Grantland_RiceIn his sports column published in the Nashville Tennessean on this day, January 14, 1908, Grantland Rice referred to the local ballpark as “Sulphur Spring Dell”. In later years Nashville Banner sports editor Fred Russell intimated that Rice couldn’t find anything to rhyme with “Sulphur Spring Bottom”, as the area had been known, thus the new moniker for Nashville’s baseball home.

In subsequent columns Rice shortened the name to “Sulphur Dell”, and fans and players adopted it when referring to their beloved ballpark. When Grantland Rice first typed out the words “Sulphur Dell”, how could he have known that time would etch the name into the minds of baseball folk, casual fans, players and sportswriters across the country.

After the 1926 season ended new ownership of the Southern Association’s Nashville Volunteers decided to turn the ballpark around so fans would not be squinting in the afternoon sun. One of the visitors to the new “turned around” Sulphur Dell was player-manager Casey Stengel and his Toledo Mud Hens; Stengel hit a triple in the exhibition game against Nashville.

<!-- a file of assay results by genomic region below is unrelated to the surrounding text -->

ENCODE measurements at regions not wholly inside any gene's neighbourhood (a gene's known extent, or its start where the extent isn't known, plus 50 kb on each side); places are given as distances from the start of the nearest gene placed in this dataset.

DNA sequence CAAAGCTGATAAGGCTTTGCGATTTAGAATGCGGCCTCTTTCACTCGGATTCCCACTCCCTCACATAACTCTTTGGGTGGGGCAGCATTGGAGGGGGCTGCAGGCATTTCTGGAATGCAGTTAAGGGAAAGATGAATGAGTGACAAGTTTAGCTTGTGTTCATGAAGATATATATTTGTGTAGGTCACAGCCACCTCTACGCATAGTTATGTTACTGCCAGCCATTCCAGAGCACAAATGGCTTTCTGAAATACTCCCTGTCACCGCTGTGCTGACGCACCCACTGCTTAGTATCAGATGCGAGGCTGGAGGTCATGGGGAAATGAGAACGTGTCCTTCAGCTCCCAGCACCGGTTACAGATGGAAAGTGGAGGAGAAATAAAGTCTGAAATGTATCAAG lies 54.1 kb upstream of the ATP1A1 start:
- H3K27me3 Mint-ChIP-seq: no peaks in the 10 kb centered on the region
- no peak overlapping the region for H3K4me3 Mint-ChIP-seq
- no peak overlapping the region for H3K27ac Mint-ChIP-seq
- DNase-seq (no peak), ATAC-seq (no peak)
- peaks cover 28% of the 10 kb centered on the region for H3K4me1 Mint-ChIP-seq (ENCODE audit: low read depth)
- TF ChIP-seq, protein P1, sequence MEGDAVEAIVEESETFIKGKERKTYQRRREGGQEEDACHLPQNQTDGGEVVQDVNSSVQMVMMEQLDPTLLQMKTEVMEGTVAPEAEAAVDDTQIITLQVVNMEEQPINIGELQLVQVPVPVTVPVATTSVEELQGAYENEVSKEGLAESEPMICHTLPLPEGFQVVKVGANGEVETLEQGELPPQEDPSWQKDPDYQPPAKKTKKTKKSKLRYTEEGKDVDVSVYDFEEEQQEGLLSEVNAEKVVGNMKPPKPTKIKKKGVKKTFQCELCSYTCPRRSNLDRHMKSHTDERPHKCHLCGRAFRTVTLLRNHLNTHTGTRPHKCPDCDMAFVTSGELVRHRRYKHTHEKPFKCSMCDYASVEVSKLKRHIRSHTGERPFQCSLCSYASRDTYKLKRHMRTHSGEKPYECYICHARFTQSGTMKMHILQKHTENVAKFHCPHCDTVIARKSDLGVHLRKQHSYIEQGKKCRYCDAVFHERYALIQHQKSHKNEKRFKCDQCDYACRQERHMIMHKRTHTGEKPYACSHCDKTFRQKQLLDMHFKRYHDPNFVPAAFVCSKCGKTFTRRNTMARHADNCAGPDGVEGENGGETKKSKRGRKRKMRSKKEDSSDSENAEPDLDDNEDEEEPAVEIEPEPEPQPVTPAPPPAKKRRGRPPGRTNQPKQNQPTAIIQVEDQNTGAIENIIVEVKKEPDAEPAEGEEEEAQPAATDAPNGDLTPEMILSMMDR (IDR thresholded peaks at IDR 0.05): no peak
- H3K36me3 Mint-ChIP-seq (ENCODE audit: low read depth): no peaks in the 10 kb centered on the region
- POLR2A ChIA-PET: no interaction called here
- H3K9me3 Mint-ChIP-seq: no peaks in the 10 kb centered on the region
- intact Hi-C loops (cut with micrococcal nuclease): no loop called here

A few weeks later on April 7, the 65th General Assembly of Tennessee adjourned early to see Babe Ruth and the New York Yankees play the St. Louis Cardinals at Sulphur Dell. The two teams had faced each other in the past World Series with the Cardinals winning four games to three.

A resolution had been adopted to invite Ruth to address the Senate the morning of the game, but he sent word that it would be impossible for him to appear because of a lack of time. Undoubtedly the Legislature had time and observed the Cardinals beat the Yankees that day 10-8.

The first night game was played at Sulphur Dell on May 18, 1931 as the Vols lost to Mobile 8-1.